In this lecture, the speaker will compare two battery approaches currently under intensive pursuit to eliminate “range anxiety” for electric vehicles (EVs): fast charging and high energy density. The comparison is carried out for a long-distance trip based on cost, safety, energy efficiency, power or driving experience, and lifespan. It is found that fast re-chargeability is an economical answer to mass-market EVs, making possible a vehicle battery costing only US$3,500 while eliminating range anxiety. The study of the speaker also finds that increasing battery’s energy density should be all about reducing its unit cost $/kWh; reaching $55/kWh is a threshold goal, or else new battery technologies of higher energy density will face harsh market reality. The speaker will discuss why any fast charging solutions for EVs must be evaluated under three metrics simultaneously: charge time (<10 min), specific energy acquired by fast charge (>180 Wh/kg), and cycle number (>1000) under the fast charge condition.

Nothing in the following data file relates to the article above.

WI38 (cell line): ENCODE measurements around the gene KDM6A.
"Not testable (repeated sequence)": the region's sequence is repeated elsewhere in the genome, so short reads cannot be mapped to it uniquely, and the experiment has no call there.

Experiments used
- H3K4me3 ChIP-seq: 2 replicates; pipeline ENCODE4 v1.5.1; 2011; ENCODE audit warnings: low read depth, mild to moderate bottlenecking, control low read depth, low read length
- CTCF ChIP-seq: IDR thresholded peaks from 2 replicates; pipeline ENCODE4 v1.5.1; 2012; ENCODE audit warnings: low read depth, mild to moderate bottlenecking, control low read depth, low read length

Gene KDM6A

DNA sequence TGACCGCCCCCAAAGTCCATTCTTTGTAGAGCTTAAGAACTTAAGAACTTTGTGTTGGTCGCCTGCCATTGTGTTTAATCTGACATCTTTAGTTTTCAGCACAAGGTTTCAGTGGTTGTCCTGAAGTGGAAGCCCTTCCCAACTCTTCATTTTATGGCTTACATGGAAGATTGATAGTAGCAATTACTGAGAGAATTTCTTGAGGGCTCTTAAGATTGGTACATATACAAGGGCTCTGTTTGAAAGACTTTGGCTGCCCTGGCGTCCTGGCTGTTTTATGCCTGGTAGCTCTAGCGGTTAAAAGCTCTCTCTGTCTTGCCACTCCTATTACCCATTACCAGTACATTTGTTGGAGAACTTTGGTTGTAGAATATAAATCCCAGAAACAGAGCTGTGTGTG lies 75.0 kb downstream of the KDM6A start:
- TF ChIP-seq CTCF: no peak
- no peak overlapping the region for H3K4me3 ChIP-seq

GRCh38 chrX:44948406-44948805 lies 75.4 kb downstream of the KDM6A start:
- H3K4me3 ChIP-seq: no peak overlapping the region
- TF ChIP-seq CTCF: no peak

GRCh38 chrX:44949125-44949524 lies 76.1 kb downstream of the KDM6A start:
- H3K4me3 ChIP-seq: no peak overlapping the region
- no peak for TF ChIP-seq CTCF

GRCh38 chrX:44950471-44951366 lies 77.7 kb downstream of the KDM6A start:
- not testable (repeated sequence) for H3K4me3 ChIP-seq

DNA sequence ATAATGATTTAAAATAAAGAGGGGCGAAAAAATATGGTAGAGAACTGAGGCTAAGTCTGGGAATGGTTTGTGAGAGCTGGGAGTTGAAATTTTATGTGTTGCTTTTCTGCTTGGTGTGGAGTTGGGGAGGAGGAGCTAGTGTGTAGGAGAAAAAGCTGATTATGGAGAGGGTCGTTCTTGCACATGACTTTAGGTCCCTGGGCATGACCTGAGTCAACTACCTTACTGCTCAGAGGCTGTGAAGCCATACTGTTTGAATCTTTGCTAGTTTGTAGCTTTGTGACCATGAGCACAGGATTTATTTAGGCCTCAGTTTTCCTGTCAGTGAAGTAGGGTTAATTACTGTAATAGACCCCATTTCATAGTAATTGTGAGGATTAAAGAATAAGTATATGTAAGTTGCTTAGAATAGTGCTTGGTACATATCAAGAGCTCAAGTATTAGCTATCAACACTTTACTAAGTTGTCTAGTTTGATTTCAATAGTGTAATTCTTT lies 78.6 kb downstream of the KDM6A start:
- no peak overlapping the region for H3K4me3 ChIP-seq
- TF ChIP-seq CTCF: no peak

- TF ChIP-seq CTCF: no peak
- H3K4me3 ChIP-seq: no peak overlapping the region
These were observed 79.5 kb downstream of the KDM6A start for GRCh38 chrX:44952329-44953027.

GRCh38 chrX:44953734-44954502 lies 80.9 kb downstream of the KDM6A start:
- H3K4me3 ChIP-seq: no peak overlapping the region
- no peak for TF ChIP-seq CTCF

About the speaker
Prof. Wang Chao-Yang is William E. Diefenderfer Chair Professor of Mechanical, Chemical Engineering, and Materials Science & Engineering at the Pennsylvania State University. He is also an Academician of US National Academy of Inventors.
Prof. Wang’s research interests include multiphase transport, batteries and fuel cells. He also conducts fundamental and applied research on fuel cells and advanced batteries for electric propulsion, stationary power generation and portable electronics.
Prof. Wang has over 220 journal publications, over 33,000 citations, and an H-index of 102. His work on all-climate battery (ACB) was selected by the 2022 Winter Olympic Games to power electric vehicles serving the Games, as well as adopted by several carmakers. His latest inventions on fast charging batteries (FCB), safe, energy dense batteries (SEB) and thermally modulated battery (TMB) were highlighted in journals Nature and Science as well as covered by mainstream media such as USA Today, Popular Mechanics, BBC, The Guardian, Agence France-Presse, Daily Mail, etc.